The memory keeper
I have held off writing for nearly 11 weeks. In that time, I didn't write at first because I was afraid you would never be able to read my words. Later, I was afraid of what would happen to me if I started to speak; I feared that if I opened my mouth at all, I would start screaming and just not know how to stop. How would that help anyone?
It is the morning of Thursday, February 17. Around this time on Friday, December 3, you were up early. You had plans to go to Birmingham to pick up your new bike, and you were so excited that you practically levitated as you bounced from room to room, getting ready. Your backpack. Your new layers of clothing for the cold-weather ride. The check to pay off the bike.
Your new blue thermal shirt, the one you bought from Land's End, made your eyes seem especially blue. In the past few years, you've worn mostly earth tones, because they're easier for you to mix and match, and it's been a while since I've seen you in blue. It's a favorite of mine.
I went to work in my jeans and sweatshirt, and you headed to Birmingham in a one-way rental car so that you could bring the bike back. You called during my lunchtime to let me know you'd picked up the bike, and you were cheerful and excited, but vague. You were going to try to bring the bike home, but it was understood from our previous conversations that if you ran into bad weather, you would stop.
I have played that conversation back in my head countless times. I was busy, and the details of your conversation quickly escaped my mind, like normal conversations often do. In the first few weeks, I have asked myself over and over if my remembering the conversation more clearly would have made any difference, and even though I know now it would have made no difference at all, I still beat myself up over it.
During lunch, with my coworkers, I admitted my fears. I had not wanted you to buy the bike, but you were insistent, determined, focused. When you asked me on Thanksgiving if you could purchase it, you asked me one thing: What do I need to do to make you happy so I can buy this bike? I ranted about it around our department table, and my co-workers reassured me that you would be fine.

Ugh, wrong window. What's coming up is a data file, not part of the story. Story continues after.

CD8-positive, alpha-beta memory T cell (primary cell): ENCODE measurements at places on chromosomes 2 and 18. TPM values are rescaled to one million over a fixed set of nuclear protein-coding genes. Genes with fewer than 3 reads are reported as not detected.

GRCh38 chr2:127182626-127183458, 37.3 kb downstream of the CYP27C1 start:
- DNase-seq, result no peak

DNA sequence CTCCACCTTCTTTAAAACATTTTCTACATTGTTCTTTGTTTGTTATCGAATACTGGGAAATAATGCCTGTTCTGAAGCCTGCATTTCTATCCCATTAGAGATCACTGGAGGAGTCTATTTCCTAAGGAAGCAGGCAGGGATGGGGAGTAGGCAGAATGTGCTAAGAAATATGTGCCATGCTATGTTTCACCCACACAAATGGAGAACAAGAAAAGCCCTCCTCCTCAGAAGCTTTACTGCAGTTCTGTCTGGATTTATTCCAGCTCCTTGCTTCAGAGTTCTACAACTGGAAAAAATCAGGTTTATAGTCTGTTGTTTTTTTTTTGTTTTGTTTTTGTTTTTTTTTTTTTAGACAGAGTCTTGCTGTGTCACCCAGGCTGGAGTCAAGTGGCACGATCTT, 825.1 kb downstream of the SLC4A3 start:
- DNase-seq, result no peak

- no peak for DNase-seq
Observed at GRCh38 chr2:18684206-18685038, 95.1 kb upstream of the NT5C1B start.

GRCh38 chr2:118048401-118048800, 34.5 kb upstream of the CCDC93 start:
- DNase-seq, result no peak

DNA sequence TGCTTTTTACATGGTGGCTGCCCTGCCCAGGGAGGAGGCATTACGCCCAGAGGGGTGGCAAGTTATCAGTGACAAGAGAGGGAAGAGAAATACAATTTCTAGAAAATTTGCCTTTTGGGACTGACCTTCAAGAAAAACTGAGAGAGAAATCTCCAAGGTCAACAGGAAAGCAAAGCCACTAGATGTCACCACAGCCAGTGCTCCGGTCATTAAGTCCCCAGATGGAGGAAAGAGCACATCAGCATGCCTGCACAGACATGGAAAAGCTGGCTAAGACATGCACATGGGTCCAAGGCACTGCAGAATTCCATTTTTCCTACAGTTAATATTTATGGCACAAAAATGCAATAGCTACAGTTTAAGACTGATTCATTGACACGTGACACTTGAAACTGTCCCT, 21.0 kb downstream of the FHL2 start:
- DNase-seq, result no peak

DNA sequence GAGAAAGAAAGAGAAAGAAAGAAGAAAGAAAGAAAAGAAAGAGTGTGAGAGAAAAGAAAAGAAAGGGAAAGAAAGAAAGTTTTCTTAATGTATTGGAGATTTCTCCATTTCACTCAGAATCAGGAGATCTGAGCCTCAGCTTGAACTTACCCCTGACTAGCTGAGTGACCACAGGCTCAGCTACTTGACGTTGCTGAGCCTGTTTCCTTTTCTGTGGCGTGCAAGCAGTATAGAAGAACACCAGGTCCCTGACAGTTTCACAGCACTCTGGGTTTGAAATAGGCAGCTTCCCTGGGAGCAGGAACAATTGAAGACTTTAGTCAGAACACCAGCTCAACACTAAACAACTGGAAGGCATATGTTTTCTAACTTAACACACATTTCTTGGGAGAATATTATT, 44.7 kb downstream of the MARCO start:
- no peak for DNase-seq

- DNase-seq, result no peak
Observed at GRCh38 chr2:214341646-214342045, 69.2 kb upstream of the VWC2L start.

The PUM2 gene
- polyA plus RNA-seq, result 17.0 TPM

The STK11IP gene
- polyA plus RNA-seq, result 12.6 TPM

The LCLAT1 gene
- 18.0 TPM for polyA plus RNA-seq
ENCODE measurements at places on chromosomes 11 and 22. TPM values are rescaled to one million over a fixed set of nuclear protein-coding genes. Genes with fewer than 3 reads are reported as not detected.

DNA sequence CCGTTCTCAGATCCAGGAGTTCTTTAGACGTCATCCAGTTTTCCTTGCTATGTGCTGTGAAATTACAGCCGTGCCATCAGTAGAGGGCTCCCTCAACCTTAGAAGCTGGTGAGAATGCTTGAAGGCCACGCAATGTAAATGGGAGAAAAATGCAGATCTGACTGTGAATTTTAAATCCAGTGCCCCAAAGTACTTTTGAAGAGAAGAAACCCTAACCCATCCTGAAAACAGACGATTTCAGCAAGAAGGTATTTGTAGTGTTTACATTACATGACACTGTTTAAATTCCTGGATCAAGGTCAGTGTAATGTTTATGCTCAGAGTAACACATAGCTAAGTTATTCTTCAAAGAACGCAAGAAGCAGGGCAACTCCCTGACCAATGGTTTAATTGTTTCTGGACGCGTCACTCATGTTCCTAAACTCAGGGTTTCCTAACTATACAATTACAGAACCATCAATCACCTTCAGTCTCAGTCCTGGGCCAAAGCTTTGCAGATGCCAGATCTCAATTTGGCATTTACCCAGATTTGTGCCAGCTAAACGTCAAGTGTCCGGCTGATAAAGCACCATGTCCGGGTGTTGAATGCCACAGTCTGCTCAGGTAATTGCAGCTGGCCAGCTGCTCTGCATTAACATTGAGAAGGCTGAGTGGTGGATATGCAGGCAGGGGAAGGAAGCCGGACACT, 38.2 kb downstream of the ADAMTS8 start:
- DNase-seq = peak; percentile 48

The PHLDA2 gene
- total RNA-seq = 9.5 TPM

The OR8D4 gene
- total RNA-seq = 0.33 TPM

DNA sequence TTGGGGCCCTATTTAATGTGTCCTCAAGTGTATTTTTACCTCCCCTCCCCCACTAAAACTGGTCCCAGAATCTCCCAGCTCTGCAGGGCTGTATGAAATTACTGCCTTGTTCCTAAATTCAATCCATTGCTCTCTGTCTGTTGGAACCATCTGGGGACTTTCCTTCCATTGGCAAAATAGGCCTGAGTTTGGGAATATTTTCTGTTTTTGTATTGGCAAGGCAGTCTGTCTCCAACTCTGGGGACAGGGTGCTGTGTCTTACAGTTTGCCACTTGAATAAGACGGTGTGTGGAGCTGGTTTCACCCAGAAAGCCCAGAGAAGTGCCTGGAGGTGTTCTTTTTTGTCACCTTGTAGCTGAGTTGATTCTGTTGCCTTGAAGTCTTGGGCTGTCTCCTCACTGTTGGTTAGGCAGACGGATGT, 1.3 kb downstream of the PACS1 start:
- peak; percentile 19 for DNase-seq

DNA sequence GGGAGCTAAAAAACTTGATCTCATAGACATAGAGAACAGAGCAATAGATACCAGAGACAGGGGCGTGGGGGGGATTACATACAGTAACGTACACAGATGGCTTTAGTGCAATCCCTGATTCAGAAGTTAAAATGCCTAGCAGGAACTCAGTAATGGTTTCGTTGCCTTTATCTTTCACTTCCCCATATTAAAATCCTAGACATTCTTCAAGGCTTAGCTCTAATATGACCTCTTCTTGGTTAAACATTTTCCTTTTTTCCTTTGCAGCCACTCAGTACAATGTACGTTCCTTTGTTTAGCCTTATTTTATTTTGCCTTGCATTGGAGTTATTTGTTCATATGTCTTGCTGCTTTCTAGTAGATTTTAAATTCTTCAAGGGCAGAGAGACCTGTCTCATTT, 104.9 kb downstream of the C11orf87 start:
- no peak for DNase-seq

What happened next was both utterly simple, and gut-wrenchingly complex. You didn't come home.
There are voicemails on your phone that I don't have the emotional stability to listen to just yet. As Friday night went on, I began to shift from curiosity to concern to outright worry. The tenor of the messages began to change. When will you be here? shifted to I know I'm probably being a worrywort, could you call? and then to Look, I'm starting to panic, could you call me? I'd feel much better if I could hear your voice.
We are independent, see. Probably one of the most independent married couples I've ever known.
It turns out, though, there's a situation that punches every button I have: not knowing where you are.
I spent Friday night sewing on Tamara's quilt top, trying to stay positive, trying to steer my thoughts away from the boy who didn't answer his phone or reply to text messages, trying to remain strong and independent. Trying to wait for you to come home.
* * * * *
I dread writing these things publicly because I do not know what to do with the outpouring of sympathy and remembered grief that will come, but as the weeks have gone on, I realize that I must speak. I am your memory keeper now. I must hold these remembrances until you are ready to take them back for yourself, and if I do not write these remembrances down, I will lose them.
If I lose them, you lose them, and I can't allow that to happen.